To be eligible, applicants must have contributed to the relevant fund through the purchasing of a midland fisheries permit or a salmon and sea trout licence, whether for angling or commercial purposes.

Expressions of interest (that will progress to full applications) will be accepted from this Monday 30 November, and applications and must be submitted before 5.30pm on Thursday 28 January. Decisions on applications and grants will be announced in May next year.

Further information on the grant schemes available and how to apply is available from the IFI website.

Published in Angling

A Co Cork dairy farmer has been fined €8,000 at Midleton District Court following a prosecution taken by Inland Fisheries Ireland (IFI).

On Thursday 12 November, Brian Duncan pleaded guilty before Judge Patricia Harney to polluting the Douglas River at Garryduff, Dungourney, Co Cork in April 2018.

The court heard that an initial discharge of slurry from his farmyard was followed by further reoccurrences, resulting in a number of court adjournments and hearings to allow completion of court-directed remedial works.

IFI gave evidence that the river had been severely polluted by the slurry discharges, which had rendered the riverine habitat inaccessible to spawning trout and salmon.

Evidence was also given that Duncan was running a large farm with a dairy herd in excess of 1,000 and that he had invested significantly in improving his yard facilities since the initial incident.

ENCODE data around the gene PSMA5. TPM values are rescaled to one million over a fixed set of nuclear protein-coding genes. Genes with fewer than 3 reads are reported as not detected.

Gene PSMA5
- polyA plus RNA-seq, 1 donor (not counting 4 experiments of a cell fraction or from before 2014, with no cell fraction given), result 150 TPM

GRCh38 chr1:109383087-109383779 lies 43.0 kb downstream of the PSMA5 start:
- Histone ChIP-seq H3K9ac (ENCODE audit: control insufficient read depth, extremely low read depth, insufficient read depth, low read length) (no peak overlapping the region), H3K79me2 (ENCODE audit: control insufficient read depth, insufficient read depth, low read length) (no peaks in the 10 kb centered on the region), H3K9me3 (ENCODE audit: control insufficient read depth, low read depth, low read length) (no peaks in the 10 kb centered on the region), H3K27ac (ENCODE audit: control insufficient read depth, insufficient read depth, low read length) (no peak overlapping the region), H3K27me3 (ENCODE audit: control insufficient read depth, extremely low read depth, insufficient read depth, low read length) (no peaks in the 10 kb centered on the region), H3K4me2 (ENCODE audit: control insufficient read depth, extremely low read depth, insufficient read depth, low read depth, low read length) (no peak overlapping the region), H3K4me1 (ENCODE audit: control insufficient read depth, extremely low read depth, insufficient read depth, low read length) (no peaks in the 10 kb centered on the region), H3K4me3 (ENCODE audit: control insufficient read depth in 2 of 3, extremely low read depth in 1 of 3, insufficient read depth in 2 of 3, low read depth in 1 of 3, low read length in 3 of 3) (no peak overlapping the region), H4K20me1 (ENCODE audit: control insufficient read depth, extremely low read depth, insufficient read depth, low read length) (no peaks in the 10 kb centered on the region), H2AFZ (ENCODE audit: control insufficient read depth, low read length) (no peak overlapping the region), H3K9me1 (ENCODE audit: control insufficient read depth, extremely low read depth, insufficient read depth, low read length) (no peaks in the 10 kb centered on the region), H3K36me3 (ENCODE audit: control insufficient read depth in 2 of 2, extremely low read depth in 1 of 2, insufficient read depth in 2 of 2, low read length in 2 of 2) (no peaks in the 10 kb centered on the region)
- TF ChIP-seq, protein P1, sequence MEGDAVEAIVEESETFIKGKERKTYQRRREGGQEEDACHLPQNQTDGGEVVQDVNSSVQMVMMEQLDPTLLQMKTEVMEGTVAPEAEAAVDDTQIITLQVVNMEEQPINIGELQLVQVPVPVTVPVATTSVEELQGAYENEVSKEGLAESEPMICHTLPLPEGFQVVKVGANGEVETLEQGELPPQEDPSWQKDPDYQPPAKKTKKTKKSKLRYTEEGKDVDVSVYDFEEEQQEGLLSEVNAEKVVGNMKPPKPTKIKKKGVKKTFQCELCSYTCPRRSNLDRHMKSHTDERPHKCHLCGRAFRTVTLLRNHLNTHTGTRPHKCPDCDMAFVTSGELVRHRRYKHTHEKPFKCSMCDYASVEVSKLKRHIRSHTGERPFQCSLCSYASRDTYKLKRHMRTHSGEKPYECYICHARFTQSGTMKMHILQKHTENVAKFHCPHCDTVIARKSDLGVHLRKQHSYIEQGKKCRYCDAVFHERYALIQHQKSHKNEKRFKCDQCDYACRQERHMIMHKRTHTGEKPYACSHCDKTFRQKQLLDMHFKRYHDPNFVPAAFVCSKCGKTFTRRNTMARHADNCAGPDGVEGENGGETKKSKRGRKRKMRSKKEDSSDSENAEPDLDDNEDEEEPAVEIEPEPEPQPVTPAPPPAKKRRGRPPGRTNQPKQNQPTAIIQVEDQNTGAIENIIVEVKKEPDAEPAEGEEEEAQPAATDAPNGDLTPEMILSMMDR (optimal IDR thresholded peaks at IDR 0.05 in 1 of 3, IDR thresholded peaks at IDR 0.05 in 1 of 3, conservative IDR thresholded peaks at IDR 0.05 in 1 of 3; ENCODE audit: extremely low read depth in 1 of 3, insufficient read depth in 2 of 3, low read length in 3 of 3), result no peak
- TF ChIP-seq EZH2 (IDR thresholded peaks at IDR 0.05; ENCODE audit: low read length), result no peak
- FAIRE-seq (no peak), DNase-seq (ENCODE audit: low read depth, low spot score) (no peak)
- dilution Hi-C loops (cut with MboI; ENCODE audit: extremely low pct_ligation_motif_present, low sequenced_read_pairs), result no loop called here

Judge Harney convicted Duncan under Section 171 (1) of the Fisheries Consolidation Act 1959 and Section 3 (1) of The Local Government Water Pollution Act 1977, awarding full costs and expenses of €8,139 to IFI.

While noting the remedial works, Sean Long, director of the South Western River Basin District, said: “Livestock manure and other organic fertilisers, effluents and soiled water have the potential to cause devastating effects on our fisheries resource.

“Good farmyard management and using preventative measures helps stop accidental discharges of polluting substances and protects the local environment, which will have a significant and lasting positive impact on valuable wild fish populations and general wellbeing in an area.

“I urge the farming community to remain vigilant to the risk of pollution from yards and slurry tanks. Inland Fisheries Ireland has a confidential hotline number to enable members of the general public to report incidents of water pollution, fish kills and illegal fishing – 1890 34 74 24 or 1890 FISH 24.’”

To prevent waters from being polluted by nitrogen and phosphorus when land-spreading, IFI advises farmers to refer to Good Agricultural Practice Regulations guidance on www.agriculture.gov.ie

Published in Angling

A newly published research paper co-authored by experts in Ireland highlights the importance of ferox trout to the fisheries of Lough Corrib and Lough Mask.

Ferox trout are highly prized by trophy anglers, and Loughs Corrib and Mask have recorded the majority of Irish specimens since angling records began in the 1950s.

The large, long-lived, fish-eating trout are normally found in deep lakes and are believed to be genetically distinct from normal brown trout, having evolved after the last Ice Age 12,000 years ago.

Little was known about the spawning location of Irish ferox trout compared to normal brown trout, and a radio tracking study was initiated in both catchments in 2005.

Local anglers and Inland Fisheries Ireland (IFI) staff helped catch large ferox trout on both lakes in order to insert radio tags.

The fish were released after tagging and then tracked with help from the Irish Air Corps helicopter unit and by walking spawning streams with a radio tracking antenna to determine in which streams ferox spawned.

Scientists from Inland Fisheries Ireland worked with colleagues at the Norwegian Institute for Nature Research on the data collected in this study.